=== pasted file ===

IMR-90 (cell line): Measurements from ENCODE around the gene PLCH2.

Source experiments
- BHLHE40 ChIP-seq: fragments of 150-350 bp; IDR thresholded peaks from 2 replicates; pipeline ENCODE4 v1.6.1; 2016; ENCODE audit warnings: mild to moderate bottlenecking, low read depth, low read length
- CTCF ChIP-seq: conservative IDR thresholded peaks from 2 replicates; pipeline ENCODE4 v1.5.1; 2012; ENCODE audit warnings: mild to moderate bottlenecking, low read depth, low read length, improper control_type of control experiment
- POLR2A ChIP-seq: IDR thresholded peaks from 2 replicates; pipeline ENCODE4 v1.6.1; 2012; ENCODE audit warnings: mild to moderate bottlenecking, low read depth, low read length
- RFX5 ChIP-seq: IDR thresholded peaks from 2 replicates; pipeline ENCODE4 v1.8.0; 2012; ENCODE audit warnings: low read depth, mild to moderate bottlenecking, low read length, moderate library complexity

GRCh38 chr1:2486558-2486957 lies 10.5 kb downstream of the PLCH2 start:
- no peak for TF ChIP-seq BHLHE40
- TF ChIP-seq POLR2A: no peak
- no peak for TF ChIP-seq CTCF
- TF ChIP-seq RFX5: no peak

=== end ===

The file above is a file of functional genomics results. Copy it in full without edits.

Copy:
IMR-90 (cell line): Measurements from ENCODE around the gene PLCH2.

Source experiments
- BHLHE40 ChIP-seq: fragments of 150-350 bp; IDR thresholded peaks from 2 replicates; pipeline ENCODE4 v1.6.1; 2016; ENCODE audit warnings: mild to moderate bottlenecking, low read depth, low read length
- CTCF ChIP-seq: conservative IDR thresholded peaks from 2 replicates; pipeline ENCODE4 v1.5.1; 2012; ENCODE audit warnings: mild to moderate bottlenecking, low read depth, low read length, improper control_type of control experiment
- POLR2A ChIP-seq: IDR thresholded peaks from 2 replicates; pipeline ENCODE4 v1.6.1; 2012; ENCODE audit warnings: mild to moderate bottlenecking, low read depth, low read length
- RFX5 ChIP-seq: IDR thresholded peaks from 2 replicates; pipeline ENCODE4 v1.8.0; 2012; ENCODE audit warnings: low read depth, mild to moderate bottlenecking, low read length, moderate library complexity

GRCh38 chr1:2486558-2486957 lies 10.5 kb downstream of the PLCH2 start:
- no peak for TF ChIP-seq BHLHE40
- TF ChIP-seq POLR2A: no peak
- no peak for TF ChIP-seq CTCF
- TF ChIP-seq RFX5: no peak